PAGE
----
Field Bindweed
Convolvulus arvensis
Other names: Orchard morning-glory
Family: Convolvulaceae, Bindweed
Genus: Convolvulus

General: perennial with widespread and deep rhizomes,
hairless or sparsely to densely short-hairy, the stems
trailing to somewhat twining, 20-200 cm long.
Leaves: alternate, the blades from ovate-lanceolate to
straight-based or more commonly arrow-shaped, round-
tipped or abruptly pointed, 2-6 cm long, the stalks 5-30
mm long.
Flowers: 1 or 2 from leaf axils, on stalks usually longer
than the leaves, mostly with 2 bracts about midlength, the
longer individual stalk mostly with 2 small bracts, the other
without. Calyx bell-shaped, lobed full length, the segments
oblong, ovate, 4-5 mm long, with papery edges, usually
slightly humped at base. Corolla broadly funnel-shaped,
white or pinkish-purple, at least on the outside, 15-25 mm
long. The stigma lobes narrow, slightly flattened.
Flowering time: May-September.
Fruits: capsules, ovoid to inversely conic, 5-7 mm long,
the seeds smooth, about 4 mm long.

Introduced from Europe, weed in lawns, on fields and
disturbed ground, in many parts of MT. Well established in
much of N. America. The plant is very difficult to eradicate
because of its low growth and deep, widespread rhizomes.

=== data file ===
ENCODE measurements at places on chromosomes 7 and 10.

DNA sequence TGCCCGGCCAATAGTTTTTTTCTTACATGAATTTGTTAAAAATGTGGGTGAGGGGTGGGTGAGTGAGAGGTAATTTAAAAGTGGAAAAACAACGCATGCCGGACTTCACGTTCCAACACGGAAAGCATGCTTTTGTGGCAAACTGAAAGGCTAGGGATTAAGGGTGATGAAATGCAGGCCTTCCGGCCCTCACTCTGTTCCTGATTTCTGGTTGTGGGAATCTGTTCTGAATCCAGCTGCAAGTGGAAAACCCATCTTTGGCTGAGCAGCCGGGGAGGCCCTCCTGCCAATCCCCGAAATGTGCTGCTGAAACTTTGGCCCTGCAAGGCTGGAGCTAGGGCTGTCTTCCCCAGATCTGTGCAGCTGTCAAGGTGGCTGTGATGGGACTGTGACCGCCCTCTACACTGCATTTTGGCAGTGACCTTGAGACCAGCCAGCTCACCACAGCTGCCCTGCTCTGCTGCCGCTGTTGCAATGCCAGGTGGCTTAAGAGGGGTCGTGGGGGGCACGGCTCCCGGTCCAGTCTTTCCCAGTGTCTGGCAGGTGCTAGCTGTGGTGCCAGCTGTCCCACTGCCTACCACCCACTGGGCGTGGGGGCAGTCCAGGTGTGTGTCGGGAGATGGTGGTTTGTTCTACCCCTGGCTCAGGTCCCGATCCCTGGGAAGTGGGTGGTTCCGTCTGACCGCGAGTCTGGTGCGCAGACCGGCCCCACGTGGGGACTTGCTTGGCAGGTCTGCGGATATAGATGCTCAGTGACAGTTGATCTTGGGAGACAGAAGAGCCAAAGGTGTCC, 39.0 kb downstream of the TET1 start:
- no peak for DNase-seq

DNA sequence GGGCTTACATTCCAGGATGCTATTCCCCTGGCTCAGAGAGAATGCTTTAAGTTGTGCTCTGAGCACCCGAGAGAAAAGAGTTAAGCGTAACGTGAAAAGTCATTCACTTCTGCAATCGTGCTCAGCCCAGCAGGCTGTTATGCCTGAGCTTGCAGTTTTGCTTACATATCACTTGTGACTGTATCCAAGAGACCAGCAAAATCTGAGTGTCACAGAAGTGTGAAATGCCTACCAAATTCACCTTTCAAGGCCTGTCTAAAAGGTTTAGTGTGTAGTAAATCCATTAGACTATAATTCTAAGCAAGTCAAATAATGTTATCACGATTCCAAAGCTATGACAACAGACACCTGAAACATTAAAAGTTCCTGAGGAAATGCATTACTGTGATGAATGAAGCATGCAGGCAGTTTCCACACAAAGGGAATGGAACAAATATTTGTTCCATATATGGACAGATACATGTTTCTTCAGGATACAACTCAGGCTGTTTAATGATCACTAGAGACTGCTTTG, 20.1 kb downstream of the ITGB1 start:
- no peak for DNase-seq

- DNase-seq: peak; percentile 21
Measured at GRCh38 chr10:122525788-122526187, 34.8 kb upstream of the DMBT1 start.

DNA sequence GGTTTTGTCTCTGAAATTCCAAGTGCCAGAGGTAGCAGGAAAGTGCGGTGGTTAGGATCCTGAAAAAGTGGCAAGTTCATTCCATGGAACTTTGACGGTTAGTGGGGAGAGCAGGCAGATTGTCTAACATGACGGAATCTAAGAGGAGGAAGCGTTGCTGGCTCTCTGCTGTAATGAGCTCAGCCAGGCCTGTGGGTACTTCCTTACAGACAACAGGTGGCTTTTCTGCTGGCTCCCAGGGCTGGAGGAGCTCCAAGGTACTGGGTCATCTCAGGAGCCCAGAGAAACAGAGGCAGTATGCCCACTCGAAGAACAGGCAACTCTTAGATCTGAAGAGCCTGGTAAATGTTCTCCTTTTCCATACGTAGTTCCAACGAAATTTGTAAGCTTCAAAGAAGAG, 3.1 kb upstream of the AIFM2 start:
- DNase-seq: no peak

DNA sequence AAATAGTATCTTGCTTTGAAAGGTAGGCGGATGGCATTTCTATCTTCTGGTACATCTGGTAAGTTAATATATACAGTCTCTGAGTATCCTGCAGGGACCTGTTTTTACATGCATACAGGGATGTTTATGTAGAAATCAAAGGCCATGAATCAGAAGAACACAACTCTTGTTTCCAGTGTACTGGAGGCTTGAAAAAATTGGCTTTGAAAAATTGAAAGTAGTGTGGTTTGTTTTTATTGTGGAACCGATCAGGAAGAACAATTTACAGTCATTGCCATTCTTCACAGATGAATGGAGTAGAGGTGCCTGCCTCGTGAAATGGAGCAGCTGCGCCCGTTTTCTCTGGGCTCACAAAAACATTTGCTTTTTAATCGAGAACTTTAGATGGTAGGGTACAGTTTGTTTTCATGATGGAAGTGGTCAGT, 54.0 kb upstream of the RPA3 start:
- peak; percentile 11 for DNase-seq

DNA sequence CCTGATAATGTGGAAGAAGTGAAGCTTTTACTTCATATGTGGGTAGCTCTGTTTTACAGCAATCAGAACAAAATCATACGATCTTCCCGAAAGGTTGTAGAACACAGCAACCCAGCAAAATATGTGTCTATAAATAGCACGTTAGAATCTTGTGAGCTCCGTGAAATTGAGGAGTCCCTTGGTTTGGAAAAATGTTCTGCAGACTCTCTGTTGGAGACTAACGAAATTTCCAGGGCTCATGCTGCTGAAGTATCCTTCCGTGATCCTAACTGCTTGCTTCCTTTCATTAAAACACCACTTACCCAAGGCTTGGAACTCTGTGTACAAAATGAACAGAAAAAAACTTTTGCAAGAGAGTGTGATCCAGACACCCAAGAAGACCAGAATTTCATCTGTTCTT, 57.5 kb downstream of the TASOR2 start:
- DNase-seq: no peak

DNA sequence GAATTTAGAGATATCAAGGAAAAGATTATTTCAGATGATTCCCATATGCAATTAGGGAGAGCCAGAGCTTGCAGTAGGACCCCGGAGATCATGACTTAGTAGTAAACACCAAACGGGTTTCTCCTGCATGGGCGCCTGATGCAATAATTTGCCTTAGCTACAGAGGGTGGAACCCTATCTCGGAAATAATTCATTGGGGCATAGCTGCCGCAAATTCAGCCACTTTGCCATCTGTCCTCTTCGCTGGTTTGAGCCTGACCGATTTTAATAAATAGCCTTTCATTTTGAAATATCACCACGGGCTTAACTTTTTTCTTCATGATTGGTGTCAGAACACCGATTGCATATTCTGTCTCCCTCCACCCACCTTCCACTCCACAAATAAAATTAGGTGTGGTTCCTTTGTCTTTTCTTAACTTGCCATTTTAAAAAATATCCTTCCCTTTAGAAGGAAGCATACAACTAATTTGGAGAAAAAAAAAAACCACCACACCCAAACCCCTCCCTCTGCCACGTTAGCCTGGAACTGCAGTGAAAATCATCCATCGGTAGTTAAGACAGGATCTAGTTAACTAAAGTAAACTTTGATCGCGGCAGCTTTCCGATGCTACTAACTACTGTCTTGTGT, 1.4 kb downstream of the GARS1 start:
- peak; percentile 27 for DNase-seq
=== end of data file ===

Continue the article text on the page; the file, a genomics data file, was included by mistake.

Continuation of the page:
Medicinal plant, see below.
(click on image for full size)

English Names Index
Scientific Names Index
Family Index
(click on images for full size)

Medicinal Uses:
The root of field bindweed, and also a resin made from the root, has agents that increase the flow of bile and its discharge from the body. It is also urine-inducing, laxative and strongly purgative. The dried root contains 4.9% resin. A tea made from the flowers is laxative and is also used in the treatment of fevers and wounds. A cold tea made from the leaves is laxative and is also used as a wash for spider bites or taken internally to reduce excessive menstrual flow.

Other Uses:
The stem is used as a twine for tying up plants etc. It is fairly flexible and strong but not long-lasting. A green dye is obtained from the whole plant.

Copyright ©